Technical: You are meeting with the CEO tomorrow and have been requested to present a four-slide deck about the current state of the company’s financial performance. Walk me through your slides.
Three slides can incorporate the core financial statements of the business - income statement, cash flow, and balance sheet. On these slides, a high-level (i.e., not itemized) overview would be necessary, with headline numbers clearly displayed. Commentary on these slides must describe the performance contributing to the numbers.
The final slide can be a qualitative assessment of the business finances, such as new initiatives that will affect financial performance, updates on capital markets activities, or guidance on future projections. Using a strategy framework such as Porter’s Five Forces demonstrates a structured way of covering all of the bases that affect the business.
However creative the candidate gets with their answer, be sure that it actually fits into the goal of the task: a brief overview of the company’s current financial performance.
Technical: List the two differences between diluted normalized earnings per share and earnings per share.
One-off revenues/costs from seasonality or restructurings are subtracted/added back to earnings to “normalize” them.
Potential shares outstanding (options, warrants, preferred stock, and convertible securities) are added to outstanding stock to comprise a base scenario of all total diluted equity holders.
Technical: What’s the difference between free cash flow to the firm (FCFF) and free cash flow to equity (FCFE)?
FCFF excludes the impact of interest expense and net debt issuance/repayments. Both aspects are included in FCFE, which is a measure of levered free cash flow, hence its inclusion.
Technical: How would you explain an interest rate swap derivative to a layman?
This question does two things: It tests the technical understanding of what a swap instrument is and how the candidate can explain its verbose nature in a vivid and direct manner.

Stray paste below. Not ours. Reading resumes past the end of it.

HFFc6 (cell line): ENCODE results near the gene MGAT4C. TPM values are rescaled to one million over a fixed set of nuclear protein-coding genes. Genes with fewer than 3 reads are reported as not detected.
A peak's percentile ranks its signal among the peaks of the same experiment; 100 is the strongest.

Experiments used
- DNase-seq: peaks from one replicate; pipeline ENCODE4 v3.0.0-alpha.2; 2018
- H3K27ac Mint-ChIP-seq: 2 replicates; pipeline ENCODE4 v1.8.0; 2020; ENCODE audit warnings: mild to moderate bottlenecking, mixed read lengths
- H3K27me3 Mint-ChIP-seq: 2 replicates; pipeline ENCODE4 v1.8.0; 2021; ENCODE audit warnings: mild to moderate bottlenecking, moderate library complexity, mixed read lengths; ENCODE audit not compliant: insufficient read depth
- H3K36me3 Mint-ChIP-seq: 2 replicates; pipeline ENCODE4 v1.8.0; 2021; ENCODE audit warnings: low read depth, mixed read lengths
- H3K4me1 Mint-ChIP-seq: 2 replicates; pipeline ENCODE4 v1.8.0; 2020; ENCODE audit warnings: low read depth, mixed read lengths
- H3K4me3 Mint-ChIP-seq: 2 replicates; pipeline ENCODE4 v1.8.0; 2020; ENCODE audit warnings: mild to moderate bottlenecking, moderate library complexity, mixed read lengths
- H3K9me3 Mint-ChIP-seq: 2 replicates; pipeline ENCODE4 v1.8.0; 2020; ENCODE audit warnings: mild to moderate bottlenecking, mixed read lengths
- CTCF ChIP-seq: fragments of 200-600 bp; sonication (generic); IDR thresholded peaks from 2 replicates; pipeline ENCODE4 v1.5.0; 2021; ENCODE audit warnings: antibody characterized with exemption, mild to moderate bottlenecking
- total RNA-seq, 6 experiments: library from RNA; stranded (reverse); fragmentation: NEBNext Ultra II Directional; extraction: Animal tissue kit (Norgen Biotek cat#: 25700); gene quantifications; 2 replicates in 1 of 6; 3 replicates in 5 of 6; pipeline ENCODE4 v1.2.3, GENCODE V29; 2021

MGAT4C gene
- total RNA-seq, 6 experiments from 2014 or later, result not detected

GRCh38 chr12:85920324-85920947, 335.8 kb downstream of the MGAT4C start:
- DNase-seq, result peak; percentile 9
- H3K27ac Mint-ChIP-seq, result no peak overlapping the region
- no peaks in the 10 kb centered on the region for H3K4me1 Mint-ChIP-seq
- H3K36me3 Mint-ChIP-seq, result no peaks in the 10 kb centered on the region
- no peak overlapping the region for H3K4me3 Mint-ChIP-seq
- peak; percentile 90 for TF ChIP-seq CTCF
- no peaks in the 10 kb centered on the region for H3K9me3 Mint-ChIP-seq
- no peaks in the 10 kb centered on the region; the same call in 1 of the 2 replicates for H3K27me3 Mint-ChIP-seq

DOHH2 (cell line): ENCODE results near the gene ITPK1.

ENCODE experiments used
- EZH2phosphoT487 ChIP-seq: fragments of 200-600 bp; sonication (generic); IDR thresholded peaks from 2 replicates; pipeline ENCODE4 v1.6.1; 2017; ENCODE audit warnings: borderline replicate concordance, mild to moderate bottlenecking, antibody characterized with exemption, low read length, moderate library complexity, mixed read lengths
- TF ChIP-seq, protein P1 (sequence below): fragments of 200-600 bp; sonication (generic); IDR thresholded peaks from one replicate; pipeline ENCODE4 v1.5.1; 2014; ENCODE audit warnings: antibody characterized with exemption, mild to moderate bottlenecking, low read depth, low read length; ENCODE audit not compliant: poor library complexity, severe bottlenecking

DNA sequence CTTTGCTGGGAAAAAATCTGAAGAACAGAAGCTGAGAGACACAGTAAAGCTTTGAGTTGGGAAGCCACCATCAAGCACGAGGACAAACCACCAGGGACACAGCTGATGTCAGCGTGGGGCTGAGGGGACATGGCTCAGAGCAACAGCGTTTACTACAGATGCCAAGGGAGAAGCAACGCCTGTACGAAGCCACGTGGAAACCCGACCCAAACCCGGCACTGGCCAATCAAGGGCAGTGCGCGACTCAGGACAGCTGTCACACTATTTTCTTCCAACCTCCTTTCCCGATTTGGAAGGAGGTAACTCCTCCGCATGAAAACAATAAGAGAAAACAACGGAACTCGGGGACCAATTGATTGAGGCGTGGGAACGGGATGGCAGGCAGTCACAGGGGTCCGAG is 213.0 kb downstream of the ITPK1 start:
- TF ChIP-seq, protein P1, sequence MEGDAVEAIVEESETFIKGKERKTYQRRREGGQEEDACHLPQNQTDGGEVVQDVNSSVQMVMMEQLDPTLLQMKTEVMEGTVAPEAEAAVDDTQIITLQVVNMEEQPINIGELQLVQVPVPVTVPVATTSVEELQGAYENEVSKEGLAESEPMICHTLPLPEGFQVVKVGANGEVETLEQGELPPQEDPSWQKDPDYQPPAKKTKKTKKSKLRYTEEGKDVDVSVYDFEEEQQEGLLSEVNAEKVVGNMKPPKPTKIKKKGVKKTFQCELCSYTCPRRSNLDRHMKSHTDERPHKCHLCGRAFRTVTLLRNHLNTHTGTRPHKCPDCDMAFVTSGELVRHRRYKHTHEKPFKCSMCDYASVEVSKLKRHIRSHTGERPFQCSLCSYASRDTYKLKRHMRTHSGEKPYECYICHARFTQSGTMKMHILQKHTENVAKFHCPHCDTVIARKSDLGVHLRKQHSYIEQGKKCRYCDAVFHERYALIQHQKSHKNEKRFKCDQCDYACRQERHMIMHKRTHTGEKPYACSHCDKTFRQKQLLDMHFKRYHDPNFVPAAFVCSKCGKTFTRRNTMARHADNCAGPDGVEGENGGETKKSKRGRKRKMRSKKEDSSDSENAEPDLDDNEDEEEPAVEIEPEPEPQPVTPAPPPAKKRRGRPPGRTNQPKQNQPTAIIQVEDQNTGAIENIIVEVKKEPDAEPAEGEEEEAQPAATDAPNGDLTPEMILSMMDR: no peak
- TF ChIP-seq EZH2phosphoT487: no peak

Behavioral: Have you ever disagreed with senior management? How did you conduct yourself?
Finance managers regularly interface with senior management, and at times, must cross the bridge between the financial reality and the future aspirations that the business might have. Effectively steering senior management, while also communicating its vision into a financial plan of action, is a core skill of finance managers. Disagreement does not necessarily mean insubordination, so assess the candidate’s conviction and strength of character, equally alongside their ability to build consensus and reconcile differences.
Behavioral: Walk me through a time when your knowledge of financial regulations/standards enhanced your company.
Most finance managers have a classical training background in finance, such as CFA or ACA accreditations. Using this knowledge to further commercial developments or weed out inefficiencies is an excellent example of applying such skills in a positive manner. Examples can be in terms of actual operational improvements or strengthening the health of financial reports through an accounting measure change.
Behavioral: When you lead people, what is your leadership style? What inspires your management philosophy?
Look for examples of leadership situations. Don’t get hung up on the notional number of people led; inspiring an intern at the beginning of their career can be just as effective as leading 10 long-term staff members. Instead, focus on how they define their leadership philosophy and how that corresponds to any provided examples of managerial intervention scenarios.
Asking for the inspiration behind their management technique is an interesting callback to the early parts of the candidate’s career and perhaps their underlying motivations. Whether it’s a previous mentor, manager, or even a literary-based inspiration, focus on how the candidate learns from others and applies their positive aspects.
Behavioral: Recall a time where you had to prepare a financial analysis under a tight deadline. What steps did you take to succeed, or if you failed, how would you do it differently?
Asking for a success or failure scenario is an interesting dynamic to assess the candidate’s humility. The scenario they describe is inconsequential; what is important is to understand the process they used to handle pressure, or the learnings garnered and subsequent steps taken to rectify a failure.
If a candidate describes a failure, celebrate their candor and rounded nature for exposing a weakness. But be sure to ask them about more positive scenarios in future questions.
Behavioral: Detail a time where you had to work cross-functionally across business units to devise an innovative solution to a complex problem.
Cross-functionality is a core tenet of a finance manager’s job, and managing different stakeholders is a necessary skill to be assessed. Good candidates will correctly map out an example using the STAR (situation, task, action, and result) framework. The very best ones will be sure to keep the situation clear and brief, without turning to convoluted storyline plotting.
Look for examples of actions that demonstrate project management, communication, and motivational skills.